(Posted Fri. Sep 28th, 2012)
Sept. 28: As the fiscal year comes to an end, the National Corn Growers Association’s Corn Board gets ready to seat new members and officers Monday. Among the changes: NCGA President Garry Niemeyer, of Illinois, will become Corn Board chairman, passing the role of president to current First Vice President Pam Johnson, of Iowa.
The Off the Cob podcast series sat down with Niemeyer to discuss the Corn Board’s accomplishments in 2012, other highlights from his presidency, and to ask his advice for farmers considering volunteering for leadership roles.
To listen to the full interview, please click here.
Reflecting upon his time as president of the Corn Board, Niemeyer explained that 2012 was a challenging year as NCGA simultaneously urged passage of a farm bill, faced the issues brought about by the drought and contended with a challenge to the Renewable Fuel Standard. Directly addressing each issue, he reflected on leading through circumstances which continually pushed new issues to the forefront.
“I would like to think that my largest accomplishment was to help corn farmers, as well as end users, remain calm through this unprecedented drought,” he said. “The drought changed everything that we have worked so hard to accomplish.”
The impact of the drought reached farms across the United States and, as House leadership refused to bring farm bill legislation to the floor prior to the election recess, farmers face a future uncertain of the tools available to manage risk and conserve natural resources.
“The farm bill is of such great importance to farmers because it gives them the certainty they need to make financial decisions for 2013 and for the next five years,” Niemeyer explained. “NCGA pushed for passage of a farm bill prior to the September 30 deadline, but we could not convince House leadership to pass this important legislation before the election. Despite this, I am proud that we came together with more than 80 different commodity groups for a rally to push for a farm bill. These groups had many different ideas about the policies which they would have liked to see included in such legislation, but we were unified in our desire for a farm bill now.”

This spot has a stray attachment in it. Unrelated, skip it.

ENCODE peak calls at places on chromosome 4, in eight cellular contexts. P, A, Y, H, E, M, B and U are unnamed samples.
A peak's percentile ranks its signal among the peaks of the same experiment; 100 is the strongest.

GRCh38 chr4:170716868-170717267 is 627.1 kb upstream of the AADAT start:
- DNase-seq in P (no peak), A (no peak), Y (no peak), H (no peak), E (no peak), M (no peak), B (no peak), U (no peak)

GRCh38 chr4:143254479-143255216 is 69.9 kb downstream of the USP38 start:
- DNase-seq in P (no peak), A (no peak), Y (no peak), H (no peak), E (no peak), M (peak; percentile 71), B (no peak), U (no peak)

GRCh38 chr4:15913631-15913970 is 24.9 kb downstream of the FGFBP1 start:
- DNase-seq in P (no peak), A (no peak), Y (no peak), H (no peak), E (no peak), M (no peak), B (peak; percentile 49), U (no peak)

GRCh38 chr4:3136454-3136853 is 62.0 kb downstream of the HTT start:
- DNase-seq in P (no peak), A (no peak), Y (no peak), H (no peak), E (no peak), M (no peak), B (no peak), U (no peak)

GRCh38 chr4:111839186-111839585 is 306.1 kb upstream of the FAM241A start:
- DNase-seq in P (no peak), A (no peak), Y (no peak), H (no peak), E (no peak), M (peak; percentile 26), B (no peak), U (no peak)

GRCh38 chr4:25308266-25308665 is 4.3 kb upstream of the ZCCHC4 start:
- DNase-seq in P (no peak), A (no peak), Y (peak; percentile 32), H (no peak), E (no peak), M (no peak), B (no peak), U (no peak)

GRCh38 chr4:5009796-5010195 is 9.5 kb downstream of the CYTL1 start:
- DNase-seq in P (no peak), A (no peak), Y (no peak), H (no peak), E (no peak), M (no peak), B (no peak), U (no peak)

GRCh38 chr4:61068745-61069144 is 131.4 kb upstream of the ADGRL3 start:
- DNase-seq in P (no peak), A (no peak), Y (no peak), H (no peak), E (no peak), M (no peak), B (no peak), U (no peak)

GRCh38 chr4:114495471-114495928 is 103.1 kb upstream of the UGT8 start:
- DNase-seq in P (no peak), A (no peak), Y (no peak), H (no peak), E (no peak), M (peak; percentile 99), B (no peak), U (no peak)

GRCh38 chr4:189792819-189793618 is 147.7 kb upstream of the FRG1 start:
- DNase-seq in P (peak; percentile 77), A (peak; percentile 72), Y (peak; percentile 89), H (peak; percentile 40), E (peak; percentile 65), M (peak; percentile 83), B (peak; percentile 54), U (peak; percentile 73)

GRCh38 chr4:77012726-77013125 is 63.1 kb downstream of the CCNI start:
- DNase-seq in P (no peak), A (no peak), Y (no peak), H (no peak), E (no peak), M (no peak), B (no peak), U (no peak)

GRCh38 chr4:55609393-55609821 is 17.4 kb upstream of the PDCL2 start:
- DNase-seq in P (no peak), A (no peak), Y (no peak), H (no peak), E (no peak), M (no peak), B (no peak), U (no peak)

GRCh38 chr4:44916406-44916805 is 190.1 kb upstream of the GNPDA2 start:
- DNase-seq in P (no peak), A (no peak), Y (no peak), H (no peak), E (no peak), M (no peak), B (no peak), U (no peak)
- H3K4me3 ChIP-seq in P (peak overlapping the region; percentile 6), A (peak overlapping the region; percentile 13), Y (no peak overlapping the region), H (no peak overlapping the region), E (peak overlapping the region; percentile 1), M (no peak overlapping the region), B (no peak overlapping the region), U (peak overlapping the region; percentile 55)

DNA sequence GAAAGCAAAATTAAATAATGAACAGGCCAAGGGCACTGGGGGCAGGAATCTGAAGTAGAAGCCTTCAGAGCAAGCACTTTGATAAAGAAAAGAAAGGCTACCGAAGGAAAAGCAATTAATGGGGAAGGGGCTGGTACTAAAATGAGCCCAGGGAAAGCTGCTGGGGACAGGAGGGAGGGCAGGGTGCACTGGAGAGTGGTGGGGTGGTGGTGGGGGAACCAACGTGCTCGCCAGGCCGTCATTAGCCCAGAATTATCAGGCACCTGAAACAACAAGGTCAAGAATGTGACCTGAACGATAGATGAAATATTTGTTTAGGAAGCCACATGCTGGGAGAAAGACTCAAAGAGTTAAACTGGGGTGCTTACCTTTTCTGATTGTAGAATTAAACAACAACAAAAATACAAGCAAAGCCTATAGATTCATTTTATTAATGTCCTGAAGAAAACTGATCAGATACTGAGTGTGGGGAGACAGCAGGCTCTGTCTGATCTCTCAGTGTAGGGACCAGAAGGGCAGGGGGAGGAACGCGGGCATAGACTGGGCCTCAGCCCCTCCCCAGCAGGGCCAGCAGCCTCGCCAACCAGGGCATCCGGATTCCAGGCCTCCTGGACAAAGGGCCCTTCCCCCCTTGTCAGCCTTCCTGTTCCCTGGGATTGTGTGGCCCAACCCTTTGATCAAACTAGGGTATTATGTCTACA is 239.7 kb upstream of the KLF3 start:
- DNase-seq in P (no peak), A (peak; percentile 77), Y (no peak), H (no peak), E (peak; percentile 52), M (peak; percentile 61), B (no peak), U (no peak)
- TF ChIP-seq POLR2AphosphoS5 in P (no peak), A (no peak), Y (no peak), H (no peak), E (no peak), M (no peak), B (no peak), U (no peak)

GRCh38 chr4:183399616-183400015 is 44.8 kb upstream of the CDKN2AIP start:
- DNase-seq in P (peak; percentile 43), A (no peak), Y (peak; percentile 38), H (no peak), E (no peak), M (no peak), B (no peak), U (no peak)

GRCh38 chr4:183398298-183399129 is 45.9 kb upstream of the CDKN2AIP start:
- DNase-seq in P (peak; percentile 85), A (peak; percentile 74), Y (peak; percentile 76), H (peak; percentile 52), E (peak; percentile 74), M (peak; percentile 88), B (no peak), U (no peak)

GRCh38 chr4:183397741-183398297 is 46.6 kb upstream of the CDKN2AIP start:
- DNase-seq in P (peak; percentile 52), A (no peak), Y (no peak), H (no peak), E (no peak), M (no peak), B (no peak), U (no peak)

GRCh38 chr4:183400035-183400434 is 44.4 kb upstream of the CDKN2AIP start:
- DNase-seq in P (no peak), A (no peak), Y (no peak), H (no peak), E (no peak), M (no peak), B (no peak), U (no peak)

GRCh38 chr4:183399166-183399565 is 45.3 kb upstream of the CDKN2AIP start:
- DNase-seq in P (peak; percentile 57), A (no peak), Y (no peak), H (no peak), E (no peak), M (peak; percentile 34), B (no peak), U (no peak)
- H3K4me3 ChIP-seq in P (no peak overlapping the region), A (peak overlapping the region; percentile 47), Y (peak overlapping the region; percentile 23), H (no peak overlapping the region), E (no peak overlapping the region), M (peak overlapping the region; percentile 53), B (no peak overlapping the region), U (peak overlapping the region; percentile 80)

He went on to explain that the Renewable Fuel Standard, which faced challenges in 2012, also plays a key role in maintaining a profitable future for corn farmers. Yet, the drought opened the door for potential demand destruction in the crucial ethanol market.
“We support the RFS, and we feel that the waiver process is a part of the RFS,” he said. “We do feel it is premature for a waiver as we still do not have a complete picture of what this year’s crop will be. Personally, I know that we have the technology to produce a 15 billion bushel corn crop, but we have been held back for the past three years because of weather issues.”
Going on to note other highlights, including communications efforts like the U.S. Farmers and Ranchers Alliance, American Ethanol’s work with NASCAR, the Corn Farmers Coalition campaign and the CommonGround movement, he cited many instances in which NCGA worked in a steadfast, dedicated fashion toward long-term goals.
Finally, Niemeyer expressed some thoughts on leadership, including a remark which he offers for anyone considering volunteering for such a position.
“This is something that I tell up and coming leaders that they must always remember. You are braver than you believe, stronger than you seem and smarter than you think,” he offered. “Leadership takes courage and confidence. What is most important is that you stand up and speak your mind fearlessly.”